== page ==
- Tells the amazing story of British prehistory in stunning detail
- Reconstructions of cookery techniques with illustrations
- Recipes from the Mesolithic period through to the Iron Age
- Everyday life in the roundhouse explained
From spit-roasting pig to hanging cream cheese from rafters, from roasting pork underground in pits to cooking trout on wicker frames over an open fire, cooking techniques in prehistoric Britain are ingenious and revealing. There were no ovens and many vegetables and breeds of animal familiar to us today had not yet arrived. In reconstructing some of these techniques and recipes, author Paul Elliott has discovered a new world with a completely different approach to food. This is native cuisine, cooked in a manner that persisted through the Neolithic, Bronze and Iron Ages.
Food and Farming in Prehistoric Britain tells the story of prehistoric settlement and explores the hunting and foraging techniques of the Mesolithic. After discussing the way in which the Britons farmed and what they grew, the book moves into the roundhouse and the tools and utensils available. The final half of the book examines the varied techniques used from covering fish in clay to baking meat underground, spit-roasting, brewing mead, boiling water with hot stones and so on.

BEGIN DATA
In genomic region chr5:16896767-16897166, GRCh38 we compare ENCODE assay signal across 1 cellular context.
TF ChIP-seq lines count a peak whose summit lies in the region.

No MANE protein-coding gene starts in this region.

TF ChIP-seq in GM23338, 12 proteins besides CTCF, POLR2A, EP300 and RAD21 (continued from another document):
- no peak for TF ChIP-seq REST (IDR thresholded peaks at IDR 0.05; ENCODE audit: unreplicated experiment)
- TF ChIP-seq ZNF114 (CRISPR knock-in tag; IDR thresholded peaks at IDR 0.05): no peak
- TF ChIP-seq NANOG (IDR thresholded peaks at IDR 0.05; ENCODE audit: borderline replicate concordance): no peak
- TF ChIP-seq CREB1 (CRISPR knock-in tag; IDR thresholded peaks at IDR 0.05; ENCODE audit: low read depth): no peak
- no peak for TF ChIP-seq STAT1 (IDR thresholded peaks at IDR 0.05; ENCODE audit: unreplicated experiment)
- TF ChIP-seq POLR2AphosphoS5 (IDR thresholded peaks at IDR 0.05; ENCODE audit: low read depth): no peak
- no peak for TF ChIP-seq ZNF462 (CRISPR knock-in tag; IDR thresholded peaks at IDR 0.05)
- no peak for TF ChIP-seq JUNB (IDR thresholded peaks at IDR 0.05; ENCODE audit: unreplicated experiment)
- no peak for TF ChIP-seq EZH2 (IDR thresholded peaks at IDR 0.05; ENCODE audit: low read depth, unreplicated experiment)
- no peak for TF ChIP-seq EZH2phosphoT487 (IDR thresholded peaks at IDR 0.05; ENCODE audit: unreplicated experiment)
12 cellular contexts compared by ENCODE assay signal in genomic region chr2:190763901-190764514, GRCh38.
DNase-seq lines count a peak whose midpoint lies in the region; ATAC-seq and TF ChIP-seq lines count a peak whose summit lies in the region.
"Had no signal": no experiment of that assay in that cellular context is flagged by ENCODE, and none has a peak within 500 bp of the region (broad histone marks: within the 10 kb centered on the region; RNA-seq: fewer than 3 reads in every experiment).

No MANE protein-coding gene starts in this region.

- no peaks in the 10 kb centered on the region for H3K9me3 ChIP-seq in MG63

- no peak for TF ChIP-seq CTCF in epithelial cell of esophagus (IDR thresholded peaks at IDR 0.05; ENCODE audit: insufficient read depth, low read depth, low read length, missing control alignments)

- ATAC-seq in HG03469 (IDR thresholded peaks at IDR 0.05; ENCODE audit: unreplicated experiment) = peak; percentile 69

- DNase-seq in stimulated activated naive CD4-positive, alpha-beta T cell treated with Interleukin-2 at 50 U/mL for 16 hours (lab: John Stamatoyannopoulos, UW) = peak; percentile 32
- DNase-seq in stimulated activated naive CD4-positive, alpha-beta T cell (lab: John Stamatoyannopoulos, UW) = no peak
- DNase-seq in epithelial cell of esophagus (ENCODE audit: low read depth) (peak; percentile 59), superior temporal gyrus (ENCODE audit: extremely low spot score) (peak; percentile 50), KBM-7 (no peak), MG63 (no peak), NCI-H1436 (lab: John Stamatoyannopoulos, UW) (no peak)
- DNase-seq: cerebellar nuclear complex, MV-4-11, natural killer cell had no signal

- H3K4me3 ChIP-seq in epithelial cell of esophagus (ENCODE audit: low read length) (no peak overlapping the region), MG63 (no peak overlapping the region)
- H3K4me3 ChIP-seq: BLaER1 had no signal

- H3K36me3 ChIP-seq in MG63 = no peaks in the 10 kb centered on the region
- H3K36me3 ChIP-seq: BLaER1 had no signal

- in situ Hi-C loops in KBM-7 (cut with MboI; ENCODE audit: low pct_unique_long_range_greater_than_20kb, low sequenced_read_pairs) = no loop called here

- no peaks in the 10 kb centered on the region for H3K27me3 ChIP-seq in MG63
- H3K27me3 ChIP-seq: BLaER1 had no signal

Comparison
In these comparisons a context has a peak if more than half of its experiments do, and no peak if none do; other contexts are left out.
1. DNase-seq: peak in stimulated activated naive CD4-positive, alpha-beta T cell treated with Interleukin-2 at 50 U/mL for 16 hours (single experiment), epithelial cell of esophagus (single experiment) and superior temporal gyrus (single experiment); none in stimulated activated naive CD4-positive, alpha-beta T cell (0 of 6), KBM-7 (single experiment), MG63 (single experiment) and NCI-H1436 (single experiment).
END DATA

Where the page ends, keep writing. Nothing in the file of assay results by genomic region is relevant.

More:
Paul Elliott has a degree in Ancient History and Archaeology and has written books on military history, cults and secret societies. His previous books for Fonthill were Legions in Crisis and Everyday Life of a Soldier on Hadrian's Wall as well as writing several articles for Ancient Warfare magazine. For the past decade, he has been active in historical reconstruction and taught Roman drill and cookery to primary school children.
Dimensions: 234 x 156
Extent: 176 pages
Illustrations: 32 colour and 59 black-and-white illustrations